Sunday, February 9, 2014

Feline Aggression Part 2: How to Resolve Aggression Between Cats

by Amanda L. Maus DVM
Catalina Pet Hospital

Tucson, AZ

Most cat owners with multiple cats expect some rough play between their cats - playing chase, wrestling, etc.  What can be frightening is when one cat is obviously the victim, who spends most of their time hiding or hissing and in severe cases, not eating or not using the litterbox.  Typically intercat aggression is either transferred/redirected aggression, play aggression, or territorial aggression. 

For mild or severe cases of aggression, evaluate your home to make sure that there are enough safe zones for hiding and high up perches.  Also, consider purchasing feline pheromone sprays or plugins that can help calm cats.  You can discuss with your veterinarian about purchasing prescription foods meant to calm stressed cats.  Make sure your cats are receiving adequate, vigorous play time to provide a release for their prey drive instincts.  One scenario is to have the cats play out their natural instincts before meal times. Both cats are thoroughly tired out by a vigorous play session with wand or fishing rod type toys with their preferred "prey" attached to the toy. After they have sufficiently "killed" the prey, they are rewarded with eating.

Mild aggression
Anytime you are worried that the victim cat may be harmed, you should separate the cats when you are not available to directly supervise their interactions.  When you are home, you can use favorite food rewards for the cats tolerating each other's presence.  The victim should be be calm enough to eat without hissing and the aggressor should eat without growling.  In day to day life, if there are early signs of aggression, usually calling the aggressive cat's name or shaking a treat bag is enough distraction to prevent the fight from starting. 

Severe aggression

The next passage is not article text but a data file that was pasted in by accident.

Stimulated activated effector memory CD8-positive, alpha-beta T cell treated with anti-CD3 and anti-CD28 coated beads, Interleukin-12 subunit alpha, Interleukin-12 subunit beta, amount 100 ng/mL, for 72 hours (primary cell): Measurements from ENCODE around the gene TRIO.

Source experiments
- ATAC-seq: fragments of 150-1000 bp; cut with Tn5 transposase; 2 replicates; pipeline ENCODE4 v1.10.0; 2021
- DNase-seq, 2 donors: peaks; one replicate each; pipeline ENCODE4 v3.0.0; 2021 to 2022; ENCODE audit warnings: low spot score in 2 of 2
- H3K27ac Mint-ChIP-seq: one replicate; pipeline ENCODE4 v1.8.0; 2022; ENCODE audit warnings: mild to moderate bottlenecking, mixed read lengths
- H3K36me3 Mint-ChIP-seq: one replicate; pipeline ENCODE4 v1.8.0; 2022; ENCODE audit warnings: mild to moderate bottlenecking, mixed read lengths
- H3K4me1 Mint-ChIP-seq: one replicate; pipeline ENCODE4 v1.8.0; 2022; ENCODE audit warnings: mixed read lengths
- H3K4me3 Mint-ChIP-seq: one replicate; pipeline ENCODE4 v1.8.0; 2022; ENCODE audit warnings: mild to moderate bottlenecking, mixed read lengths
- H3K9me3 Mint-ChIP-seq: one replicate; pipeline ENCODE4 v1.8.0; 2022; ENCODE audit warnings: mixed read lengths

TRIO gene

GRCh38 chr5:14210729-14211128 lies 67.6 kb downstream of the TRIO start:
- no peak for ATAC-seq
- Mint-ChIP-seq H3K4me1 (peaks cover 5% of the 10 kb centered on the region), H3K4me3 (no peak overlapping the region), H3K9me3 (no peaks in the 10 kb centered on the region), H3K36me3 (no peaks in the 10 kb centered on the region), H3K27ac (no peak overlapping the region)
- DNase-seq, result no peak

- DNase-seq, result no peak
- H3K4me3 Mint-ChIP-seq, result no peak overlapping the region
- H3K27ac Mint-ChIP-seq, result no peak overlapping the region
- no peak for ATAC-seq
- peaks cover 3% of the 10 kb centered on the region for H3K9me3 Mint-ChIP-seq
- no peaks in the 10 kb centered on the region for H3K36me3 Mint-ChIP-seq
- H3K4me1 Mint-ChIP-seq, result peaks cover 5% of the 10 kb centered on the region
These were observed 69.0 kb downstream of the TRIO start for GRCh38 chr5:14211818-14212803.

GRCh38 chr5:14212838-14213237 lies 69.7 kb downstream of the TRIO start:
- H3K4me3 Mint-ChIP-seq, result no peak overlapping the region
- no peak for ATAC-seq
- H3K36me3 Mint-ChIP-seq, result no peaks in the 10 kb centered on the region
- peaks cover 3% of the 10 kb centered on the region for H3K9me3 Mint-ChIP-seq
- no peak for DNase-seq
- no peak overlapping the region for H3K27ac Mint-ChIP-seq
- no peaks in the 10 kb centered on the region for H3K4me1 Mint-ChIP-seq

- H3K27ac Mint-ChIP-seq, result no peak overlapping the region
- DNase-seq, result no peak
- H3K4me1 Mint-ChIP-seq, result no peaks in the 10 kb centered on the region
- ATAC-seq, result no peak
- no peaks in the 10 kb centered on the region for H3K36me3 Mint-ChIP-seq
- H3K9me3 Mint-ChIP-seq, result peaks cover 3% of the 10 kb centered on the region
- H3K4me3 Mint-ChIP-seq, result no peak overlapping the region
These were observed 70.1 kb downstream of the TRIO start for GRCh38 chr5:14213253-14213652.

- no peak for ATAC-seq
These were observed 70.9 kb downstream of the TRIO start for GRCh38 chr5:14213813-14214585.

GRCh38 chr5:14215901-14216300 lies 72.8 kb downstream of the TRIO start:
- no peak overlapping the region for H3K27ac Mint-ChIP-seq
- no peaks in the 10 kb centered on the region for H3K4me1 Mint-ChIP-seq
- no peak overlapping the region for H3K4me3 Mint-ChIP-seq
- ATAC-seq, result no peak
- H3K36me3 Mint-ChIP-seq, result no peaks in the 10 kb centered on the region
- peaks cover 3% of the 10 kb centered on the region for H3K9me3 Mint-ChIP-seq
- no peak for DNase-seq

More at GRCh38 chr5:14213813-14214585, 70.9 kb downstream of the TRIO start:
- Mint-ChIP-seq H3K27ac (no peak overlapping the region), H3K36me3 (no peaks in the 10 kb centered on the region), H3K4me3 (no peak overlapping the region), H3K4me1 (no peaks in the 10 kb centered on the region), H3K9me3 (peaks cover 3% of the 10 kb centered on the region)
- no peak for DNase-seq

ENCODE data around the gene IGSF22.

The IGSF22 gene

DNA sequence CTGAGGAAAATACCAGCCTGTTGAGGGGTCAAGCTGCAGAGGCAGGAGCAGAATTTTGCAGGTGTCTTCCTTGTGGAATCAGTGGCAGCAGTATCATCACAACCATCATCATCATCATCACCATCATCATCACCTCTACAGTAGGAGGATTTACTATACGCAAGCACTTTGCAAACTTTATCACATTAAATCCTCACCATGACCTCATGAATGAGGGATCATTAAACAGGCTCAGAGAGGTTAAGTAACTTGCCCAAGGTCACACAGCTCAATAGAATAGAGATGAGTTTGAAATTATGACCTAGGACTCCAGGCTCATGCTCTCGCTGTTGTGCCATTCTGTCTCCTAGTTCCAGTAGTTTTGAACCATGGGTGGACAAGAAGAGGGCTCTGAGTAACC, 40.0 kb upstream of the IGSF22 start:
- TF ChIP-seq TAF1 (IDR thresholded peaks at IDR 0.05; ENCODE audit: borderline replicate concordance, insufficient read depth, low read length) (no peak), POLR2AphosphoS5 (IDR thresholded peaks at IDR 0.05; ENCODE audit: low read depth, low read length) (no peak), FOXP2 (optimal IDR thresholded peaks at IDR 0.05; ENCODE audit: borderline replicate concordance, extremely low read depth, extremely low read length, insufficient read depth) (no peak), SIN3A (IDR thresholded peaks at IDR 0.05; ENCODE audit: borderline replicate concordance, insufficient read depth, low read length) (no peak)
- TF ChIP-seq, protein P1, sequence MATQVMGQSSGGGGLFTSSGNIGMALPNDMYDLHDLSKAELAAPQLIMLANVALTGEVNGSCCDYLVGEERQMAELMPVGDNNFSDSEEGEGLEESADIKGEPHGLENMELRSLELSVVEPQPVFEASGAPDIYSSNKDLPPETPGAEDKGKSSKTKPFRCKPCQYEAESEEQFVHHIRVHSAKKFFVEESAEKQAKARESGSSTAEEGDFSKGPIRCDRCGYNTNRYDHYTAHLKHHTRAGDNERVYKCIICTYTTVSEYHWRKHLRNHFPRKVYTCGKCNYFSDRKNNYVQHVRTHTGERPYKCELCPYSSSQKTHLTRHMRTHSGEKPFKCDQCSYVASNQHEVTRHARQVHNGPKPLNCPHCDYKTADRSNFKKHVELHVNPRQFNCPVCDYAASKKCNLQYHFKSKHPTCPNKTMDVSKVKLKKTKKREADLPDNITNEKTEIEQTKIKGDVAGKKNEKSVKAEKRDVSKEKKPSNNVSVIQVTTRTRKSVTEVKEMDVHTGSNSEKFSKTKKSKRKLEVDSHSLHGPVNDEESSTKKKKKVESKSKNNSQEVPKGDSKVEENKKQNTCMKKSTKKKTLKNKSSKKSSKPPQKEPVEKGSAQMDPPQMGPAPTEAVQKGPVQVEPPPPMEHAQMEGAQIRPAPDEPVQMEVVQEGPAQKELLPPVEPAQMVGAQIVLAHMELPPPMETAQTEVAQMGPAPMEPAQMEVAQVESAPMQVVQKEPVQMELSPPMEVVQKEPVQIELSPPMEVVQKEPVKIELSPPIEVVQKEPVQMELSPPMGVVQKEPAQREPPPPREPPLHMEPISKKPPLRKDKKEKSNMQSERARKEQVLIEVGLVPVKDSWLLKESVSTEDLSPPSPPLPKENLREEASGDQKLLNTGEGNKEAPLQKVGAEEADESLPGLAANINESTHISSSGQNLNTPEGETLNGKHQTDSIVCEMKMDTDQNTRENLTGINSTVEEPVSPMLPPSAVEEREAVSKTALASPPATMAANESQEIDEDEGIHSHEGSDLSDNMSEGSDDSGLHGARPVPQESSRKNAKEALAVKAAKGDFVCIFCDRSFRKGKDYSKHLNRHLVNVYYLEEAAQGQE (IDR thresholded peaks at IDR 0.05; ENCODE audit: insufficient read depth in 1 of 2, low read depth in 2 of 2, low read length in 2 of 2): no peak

In cases where you have already witnessed harm come to the victim or the victim spends most of their time hiding or not eating, you should definitely separate the cats when you are not around.  The victim cat should be free to move about the house and the aggressor is blocked off into a bedroom or other small room with their own food, water, and litterbox. 
In severe cases, it may takes months for full reintroduction to occur.  You can attempt reintroduction with the cats in separate carriers.  Starting with the carriers far apart, favorite food rewards are used to reinforce calmness.  Over time, the distance between carriers is reduced.  An alternative is to feed the cats on opposite sides of a solid door so they associate each other's smell with something positive.  A baby gate or screen door can be gradually introduced so that the cats see as well as smell each other while eating. 
After reintroduction, if signs of aggression recur, you can use the above tips for distraction or you may need to squirt the aggressive cat with water or use a loud sound, such as clapping hands or using a compressed air canister. In some cases, prescription medication is needed to help "keep the peace". 

Next week, we will look at resolving aggression towards humans.

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